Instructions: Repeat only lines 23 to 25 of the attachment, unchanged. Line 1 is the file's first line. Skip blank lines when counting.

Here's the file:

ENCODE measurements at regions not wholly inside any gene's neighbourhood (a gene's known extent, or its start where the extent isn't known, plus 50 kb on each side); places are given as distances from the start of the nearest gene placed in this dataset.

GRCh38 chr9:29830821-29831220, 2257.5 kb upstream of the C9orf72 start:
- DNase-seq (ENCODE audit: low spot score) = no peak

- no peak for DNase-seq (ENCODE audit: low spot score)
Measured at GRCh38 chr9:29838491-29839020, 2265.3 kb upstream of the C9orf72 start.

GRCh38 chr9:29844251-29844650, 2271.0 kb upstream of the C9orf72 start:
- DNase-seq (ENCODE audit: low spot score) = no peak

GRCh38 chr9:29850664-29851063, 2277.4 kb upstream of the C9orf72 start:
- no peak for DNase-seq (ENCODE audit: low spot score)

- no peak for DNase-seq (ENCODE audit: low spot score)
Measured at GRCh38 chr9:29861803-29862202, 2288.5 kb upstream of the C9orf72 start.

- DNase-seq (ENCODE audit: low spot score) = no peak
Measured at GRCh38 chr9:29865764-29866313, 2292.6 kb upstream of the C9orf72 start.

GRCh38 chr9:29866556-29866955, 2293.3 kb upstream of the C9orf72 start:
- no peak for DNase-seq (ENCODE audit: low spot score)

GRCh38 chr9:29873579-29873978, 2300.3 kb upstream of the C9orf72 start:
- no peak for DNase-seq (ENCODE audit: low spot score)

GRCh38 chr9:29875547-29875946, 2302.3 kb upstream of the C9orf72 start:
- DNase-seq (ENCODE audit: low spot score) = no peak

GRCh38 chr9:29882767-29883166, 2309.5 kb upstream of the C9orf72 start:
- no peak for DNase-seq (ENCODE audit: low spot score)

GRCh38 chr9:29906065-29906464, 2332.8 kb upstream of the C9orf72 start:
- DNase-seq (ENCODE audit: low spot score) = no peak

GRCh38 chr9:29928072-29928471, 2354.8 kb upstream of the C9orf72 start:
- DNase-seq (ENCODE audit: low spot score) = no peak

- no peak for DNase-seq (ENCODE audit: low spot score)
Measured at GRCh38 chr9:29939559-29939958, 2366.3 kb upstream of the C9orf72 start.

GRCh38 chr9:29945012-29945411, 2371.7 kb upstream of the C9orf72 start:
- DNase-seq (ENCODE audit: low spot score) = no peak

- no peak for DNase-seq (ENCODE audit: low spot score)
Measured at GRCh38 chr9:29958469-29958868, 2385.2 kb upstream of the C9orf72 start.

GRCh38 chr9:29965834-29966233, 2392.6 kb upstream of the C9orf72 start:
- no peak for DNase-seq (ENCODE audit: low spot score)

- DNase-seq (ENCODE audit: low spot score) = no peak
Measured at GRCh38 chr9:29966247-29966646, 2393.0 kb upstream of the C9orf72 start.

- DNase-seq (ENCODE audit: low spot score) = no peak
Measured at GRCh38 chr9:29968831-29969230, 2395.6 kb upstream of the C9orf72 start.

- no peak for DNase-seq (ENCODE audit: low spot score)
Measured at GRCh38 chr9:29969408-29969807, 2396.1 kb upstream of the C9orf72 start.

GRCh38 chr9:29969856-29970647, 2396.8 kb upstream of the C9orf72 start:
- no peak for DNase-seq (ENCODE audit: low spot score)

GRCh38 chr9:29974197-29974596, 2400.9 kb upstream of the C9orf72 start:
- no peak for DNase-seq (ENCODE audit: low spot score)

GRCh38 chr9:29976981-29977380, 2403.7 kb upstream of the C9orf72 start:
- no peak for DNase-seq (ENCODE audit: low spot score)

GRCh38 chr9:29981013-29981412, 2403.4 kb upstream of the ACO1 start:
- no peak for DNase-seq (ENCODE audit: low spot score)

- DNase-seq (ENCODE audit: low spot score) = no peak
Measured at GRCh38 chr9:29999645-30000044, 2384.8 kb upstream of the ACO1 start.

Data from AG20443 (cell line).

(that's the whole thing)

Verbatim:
- DNase-seq (ENCODE audit: low spot score) = no peak

GRCh38 chr9:29928072-29928471, 2354.8 kb upstream of the C9orf72 start:
- DNase-seq (ENCODE audit: low spot score) = no peak